xi's moments
Home | Europe

Disruptive storms hit UK, Ireland

By Julian Shea in London | chinadaily.com.cn | Updated: 2024-04-08 01:43

People look at strong waves caused by Storm Kathleen in Porthleven, Britain April 6, 2024 this screen grab obtained from social media video. [Photo/Agencies]

Power supplies and public transport were heavily disrupted across the British Isles over the weekend after Storm Kathleen battered Great Britain and the island of Ireland.

Thousands of air passengers were delayed as flights, mainly domestic or short-haul, from airports including London Heathrow, Manchester, Birmingham, Edinburgh, and Belfast City, were cancelled or delayed because of high winds, with speeds of more than 112 km/h recorded in eastern England, which also experienced the highest temperatures recorded so far this year.

On the top of the Cairngorms mountain range in the Scottish Highlands, wind speeds of 162 km/h were measured.

The Severn Bridge crossing between England and Wales was closed, ferry and rail services were badly affected, and aviation website Big Jet TV posted footage of planes struggling to land smoothly at Heathrow Airport because of the challenging conditions.

In Ireland, power supplier ESB Networks said around 34,000 homes, farms, and businesses had their energy supplies impacted because of the extreme conditions, with emergency response crews being deployed "where safe to do so", according to a company service update.

It was estimated that around 12,000 customers were left without power altogether, with falling trees adding to supply problems and making service restoration more difficult.

In Northern Ireland, the Titanic Belfast museum, the city's most popular tourist attraction, was temporarily shut after the roof was damaged by the storm, the 11th named storm in the last eight months, which is a status given to weather events that are expected to cause major damage or disruption because it makes it easier for communication purposes to keep the public informed of their progress.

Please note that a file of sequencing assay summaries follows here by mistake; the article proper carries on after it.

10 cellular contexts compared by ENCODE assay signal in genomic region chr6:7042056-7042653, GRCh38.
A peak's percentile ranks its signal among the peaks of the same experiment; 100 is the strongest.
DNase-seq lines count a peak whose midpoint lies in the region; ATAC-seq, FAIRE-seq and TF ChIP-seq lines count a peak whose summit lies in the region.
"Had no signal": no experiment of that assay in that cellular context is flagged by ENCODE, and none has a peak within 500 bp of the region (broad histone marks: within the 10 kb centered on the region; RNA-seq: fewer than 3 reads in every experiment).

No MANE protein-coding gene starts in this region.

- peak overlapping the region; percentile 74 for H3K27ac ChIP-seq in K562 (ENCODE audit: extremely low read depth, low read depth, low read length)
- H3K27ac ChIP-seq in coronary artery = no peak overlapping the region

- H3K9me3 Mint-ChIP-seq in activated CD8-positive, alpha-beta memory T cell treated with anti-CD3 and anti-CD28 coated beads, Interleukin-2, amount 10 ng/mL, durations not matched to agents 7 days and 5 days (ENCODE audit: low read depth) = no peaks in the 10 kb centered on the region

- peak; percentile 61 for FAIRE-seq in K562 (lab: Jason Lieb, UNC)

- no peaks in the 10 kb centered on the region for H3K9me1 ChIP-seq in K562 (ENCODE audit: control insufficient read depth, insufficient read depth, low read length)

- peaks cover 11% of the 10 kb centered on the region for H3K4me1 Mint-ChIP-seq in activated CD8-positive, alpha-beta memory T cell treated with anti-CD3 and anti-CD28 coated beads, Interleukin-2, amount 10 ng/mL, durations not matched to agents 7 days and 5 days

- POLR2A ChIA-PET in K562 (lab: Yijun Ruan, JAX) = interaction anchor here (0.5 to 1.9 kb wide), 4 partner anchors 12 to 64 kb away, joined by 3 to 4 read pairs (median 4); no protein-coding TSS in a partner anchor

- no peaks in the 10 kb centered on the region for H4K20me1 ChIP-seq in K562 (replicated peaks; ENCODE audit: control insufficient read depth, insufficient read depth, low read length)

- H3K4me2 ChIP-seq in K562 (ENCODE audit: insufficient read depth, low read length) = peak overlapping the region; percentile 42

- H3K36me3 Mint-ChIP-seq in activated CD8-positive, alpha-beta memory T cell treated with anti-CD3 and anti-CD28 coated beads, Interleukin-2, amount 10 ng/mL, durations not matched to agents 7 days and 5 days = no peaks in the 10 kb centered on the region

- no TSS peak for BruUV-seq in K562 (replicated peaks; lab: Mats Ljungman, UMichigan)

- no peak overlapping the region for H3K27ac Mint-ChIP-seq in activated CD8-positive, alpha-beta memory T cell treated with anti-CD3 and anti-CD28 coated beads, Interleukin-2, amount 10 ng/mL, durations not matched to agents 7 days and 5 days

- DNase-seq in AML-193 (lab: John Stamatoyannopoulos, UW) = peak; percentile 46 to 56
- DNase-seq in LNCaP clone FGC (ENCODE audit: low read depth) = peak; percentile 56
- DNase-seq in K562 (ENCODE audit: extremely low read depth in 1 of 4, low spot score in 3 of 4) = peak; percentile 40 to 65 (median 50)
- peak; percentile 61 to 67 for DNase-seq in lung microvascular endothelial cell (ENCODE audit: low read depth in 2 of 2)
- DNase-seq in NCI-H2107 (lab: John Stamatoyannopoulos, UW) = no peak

The museum said it had "taken the precautionary measure to close its building to the public for the remainder of (Saturday) and (Sunday)".

Vincent Fitzsimons, flood duty manager at the Scottish Environmental Protection Agency, said the impact of the storm may be felt "over the next few days".

"On top of already high tides, Kathleen will bring a storm surge and large waves," he said. "This combination is particularly dangerous, especially around high tides. There is real danger to life from wave overtopping, particularly around causeways, coastal roads, and paths.

"While the risk is greatest around high tide times, our message is clear: take extra care if you are near the coast at any point and stay well clear of waves and water. Be careful when travelling around exposed coastal areas and don't walk or drive through flood water as there may be hidden hazards."

Rod Dennis, a spokesperson for motorists' roadside recovery service the RAC, said the "intense period of stormy weather is going to prove extremely challenging for anyone driving on the western side of the United Kingdom".

"We strongly urge drivers to avoid exposed coasts and higher routes where the impact of the very strong winds is most likely to be felt," Dennis added.


Global Edition
Copyright 1995 - . All rights reserved. The content (including but not limited to text, photo, multimedia information, etc) published in this site belongs to China Daily Information Co (CDIC). Without written authorization from CDIC, such content shall not be republished or used in any form. Note: Browsers with 1024*768 or higher resolution are suggested for this site.
License for publishing multimedia online 0108263

Registration Number: 130349